Preferably, the thiol group is attached to the organic filter material via a linker-molecule. During synthesis such linker molecules can be incorporated separately or together with the thiol group e.g. by using reagents which comprise both features, e.g. sulfhydryl alkyl components. In use the linker moiety ensures a better flexibility and reactivity of the thiol group, thus optimizing the redox activity of the filter.

Preferably, the thiol group of the filter material according to the present invention is for the removal of harmful substances from the smoke. The thiol group also leads to an altered adsorbtion or absorption property of the filter material leading to a better removal of harmful components such as metals from smoke.

In another preferred embodiment, the thiol group of the filter material is provided by one residue or a combination of residues selected from cystein, N-acetyl cystein, sulfhydryl C1-8-alkyl, -alkenyl, -alkinyl, -alkoxyl, and sulfhydryl phenyl. These residues can be attached to the raw organic filter material by common means known in the field of organic chemistry. Furthermore these groups are thermostable in an organic filter material under smoking conditions.

Another aspect of the present invention is a smoke filter comprising a filter material as described above. For example the filter may comprise only the above mentioned filter material in varying densities, which can be adjusted by the skilled man for each specific use. A filter may also comprise different filter materials, e.g. a portion of a common smoke filter and a portion of the filter material according to the invention.

A preferred filter according to the invention comprises a moisture supplying component. The moisture supplying component improves the filtering properties of the thiol group. Moisture increases the reactivity of the thiol group thus increasing the filtering quality. Especially wet filters or filter materials are preferred.

Preferably the moisture supplying component is a breakable capsule containing an aqueous fluid. Such capsules, which can be broken by slight pressure, e.g. directly applicable by the user, can be attached to or in the filter. Upon breakage the filter material is wetted by the fluid to improve the filtering efficiency.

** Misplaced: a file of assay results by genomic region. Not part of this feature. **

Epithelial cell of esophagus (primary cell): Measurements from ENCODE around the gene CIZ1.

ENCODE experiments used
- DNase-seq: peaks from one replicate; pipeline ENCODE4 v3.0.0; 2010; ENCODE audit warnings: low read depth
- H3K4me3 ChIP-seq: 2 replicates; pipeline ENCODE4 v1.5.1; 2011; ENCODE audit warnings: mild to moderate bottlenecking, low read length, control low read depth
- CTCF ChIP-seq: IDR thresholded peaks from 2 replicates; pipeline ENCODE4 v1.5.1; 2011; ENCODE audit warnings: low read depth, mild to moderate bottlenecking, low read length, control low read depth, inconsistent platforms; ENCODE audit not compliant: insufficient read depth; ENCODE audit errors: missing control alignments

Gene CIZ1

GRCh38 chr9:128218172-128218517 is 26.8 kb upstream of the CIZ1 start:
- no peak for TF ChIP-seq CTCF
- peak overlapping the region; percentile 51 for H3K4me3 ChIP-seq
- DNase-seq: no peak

The present invention also provides a cigarette comprising a filter as described above.

Alternatively the filter can also be included as part of a cigarette holder, e.g. for re-use.

Another aspect of the present invention is a method for the production of a filter material as described above comprising the step of covalently binding a small molecule comprising a thiol group to the organic material. Also the thiol group can be transferred to the organic material by common chemical techniques.

Furthermore the present method for the production of a filter comprises the step of incorporating the filter material into a raw filter. Of course, if only the filter material is used in a filter the filter material can also be shaped or pressed into a desired form for use as a filter.

The present invention also provides the method for the production of a cigarette comprising the step of functionally connecting a filter according to the present invention to a smokeable product in such a way as to enable smoke passage through the filter upon consumption of the cigarette.

Also the method for the production of a cigarette holder comprising the step of incorporating a filter according to the present invention into a conventional cigarette holder is provided. A conventional cigarette holder can be any shaped material, preferably hollow, which can hold a cigarette and allows the flow of cigarette smoke through the holder.

As noted above the detoxifying effects of the filter material according to the present invention can also be used in other filters than a smoke filter, e.g. for cigarette smoking. A preferred use of a filter material according to the present invention is in a venting system, preferably in a car venting system, e.g. as substantial part of a conventional filter. All options given for the smoke filter above, like moistening for better efficiency, can also be employed for the use in the venting system.

The present invention is further illustrated by the following figures and example without being limited thereto.

  • Figure 1: Schematic representation of a filter with a middle portion of a material with thiol groups and two end portions of a conventional filters. The large arrows indicate the air flow.
  • Figure 2: Graphical representation of cell viabilty after treatment with cigarette smoke: Sepharose: control, Thiopropylsepharose: SH-filtered smoke.

Example: Cell viability